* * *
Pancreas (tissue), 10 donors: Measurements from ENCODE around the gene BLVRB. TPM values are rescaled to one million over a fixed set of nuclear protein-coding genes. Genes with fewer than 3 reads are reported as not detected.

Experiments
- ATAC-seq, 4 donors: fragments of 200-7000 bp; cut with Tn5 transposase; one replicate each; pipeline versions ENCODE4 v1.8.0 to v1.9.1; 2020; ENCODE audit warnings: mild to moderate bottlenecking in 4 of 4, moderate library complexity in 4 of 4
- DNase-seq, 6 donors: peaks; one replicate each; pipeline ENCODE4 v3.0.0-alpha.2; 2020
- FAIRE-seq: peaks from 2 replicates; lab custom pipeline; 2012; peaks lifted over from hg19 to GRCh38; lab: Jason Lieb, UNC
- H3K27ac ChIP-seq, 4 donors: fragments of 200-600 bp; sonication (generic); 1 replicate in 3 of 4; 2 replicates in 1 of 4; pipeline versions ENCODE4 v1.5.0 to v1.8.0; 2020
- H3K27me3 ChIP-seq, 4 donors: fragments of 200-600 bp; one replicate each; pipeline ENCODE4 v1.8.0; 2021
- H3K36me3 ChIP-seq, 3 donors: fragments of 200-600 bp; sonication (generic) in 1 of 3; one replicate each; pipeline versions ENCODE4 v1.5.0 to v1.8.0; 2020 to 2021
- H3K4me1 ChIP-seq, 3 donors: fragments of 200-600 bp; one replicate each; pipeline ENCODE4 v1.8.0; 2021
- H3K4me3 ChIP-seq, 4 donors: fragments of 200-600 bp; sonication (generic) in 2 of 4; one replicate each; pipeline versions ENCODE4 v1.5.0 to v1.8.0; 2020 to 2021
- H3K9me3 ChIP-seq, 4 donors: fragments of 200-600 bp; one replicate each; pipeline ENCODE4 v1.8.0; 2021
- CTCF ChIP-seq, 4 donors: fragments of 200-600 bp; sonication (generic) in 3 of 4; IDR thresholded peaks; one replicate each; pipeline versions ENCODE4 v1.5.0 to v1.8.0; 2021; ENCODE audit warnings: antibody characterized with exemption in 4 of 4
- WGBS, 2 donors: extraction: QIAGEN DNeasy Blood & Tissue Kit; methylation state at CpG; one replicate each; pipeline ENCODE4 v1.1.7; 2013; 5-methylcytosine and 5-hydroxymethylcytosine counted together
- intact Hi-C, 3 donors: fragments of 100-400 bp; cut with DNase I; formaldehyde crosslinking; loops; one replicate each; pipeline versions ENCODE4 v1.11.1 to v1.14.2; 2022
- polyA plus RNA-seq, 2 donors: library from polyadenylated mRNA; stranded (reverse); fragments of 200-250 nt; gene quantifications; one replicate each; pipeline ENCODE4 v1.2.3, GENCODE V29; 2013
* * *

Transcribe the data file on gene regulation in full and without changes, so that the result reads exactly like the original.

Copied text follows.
Pancreas (tissue), 10 donors: Measurements from ENCODE around the gene BLVRB. TPM values are rescaled to one million over a fixed set of nuclear protein-coding genes. Genes with fewer than 3 reads are reported as not detected.

Experiments
- ATAC-seq, 4 donors: fragments of 200-7000 bp; cut with Tn5 transposase; one replicate each; pipeline versions ENCODE4 v1.8.0 to v1.9.1; 2020; ENCODE audit warnings: mild to moderate bottlenecking in 4 of 4, moderate library complexity in 4 of 4
- DNase-seq, 6 donors: peaks; one replicate each; pipeline ENCODE4 v3.0.0-alpha.2; 2020
- FAIRE-seq: peaks from 2 replicates; lab custom pipeline; 2012; peaks lifted over from hg19 to GRCh38; lab: Jason Lieb, UNC
- H3K27ac ChIP-seq, 4 donors: fragments of 200-600 bp; sonication (generic); 1 replicate in 3 of 4; 2 replicates in 1 of 4; pipeline versions ENCODE4 v1.5.0 to v1.8.0; 2020
- H3K27me3 ChIP-seq, 4 donors: fragments of 200-600 bp; one replicate each; pipeline ENCODE4 v1.8.0; 2021
- H3K36me3 ChIP-seq, 3 donors: fragments of 200-600 bp; sonication (generic) in 1 of 3; one replicate each; pipeline versions ENCODE4 v1.5.0 to v1.8.0; 2020 to 2021
- H3K4me1 ChIP-seq, 3 donors: fragments of 200-600 bp; one replicate each; pipeline ENCODE4 v1.8.0; 2021
- H3K4me3 ChIP-seq, 4 donors: fragments of 200-600 bp; sonication (generic) in 2 of 4; one replicate each; pipeline versions ENCODE4 v1.5.0 to v1.8.0; 2020 to 2021
- H3K9me3 ChIP-seq, 4 donors: fragments of 200-600 bp; one replicate each; pipeline ENCODE4 v1.8.0; 2021
- CTCF ChIP-seq, 4 donors: fragments of 200-600 bp; sonication (generic) in 3 of 4; IDR thresholded peaks; one replicate each; pipeline versions ENCODE4 v1.5.0 to v1.8.0; 2021; ENCODE audit warnings: antibody characterized with exemption in 4 of 4
- WGBS, 2 donors: extraction: QIAGEN DNeasy Blood & Tissue Kit; methylation state at CpG; one replicate each; pipeline ENCODE4 v1.1.7; 2013; 5-methylcytosine and 5-hydroxymethylcytosine counted together
- intact Hi-C, 3 donors: fragments of 100-400 bp; cut with DNase I; formaldehyde crosslinking; loops; one replicate each; pipeline versions ENCODE4 v1.11.1 to v1.14.2; 2022
- polyA plus RNA-seq, 2 donors: library from polyadenylated mRNA; stranded (reverse); fragments of 200-250 nt; gene quantifications; one replicate each; pipeline ENCODE4 v1.2.3, GENCODE V29; 2013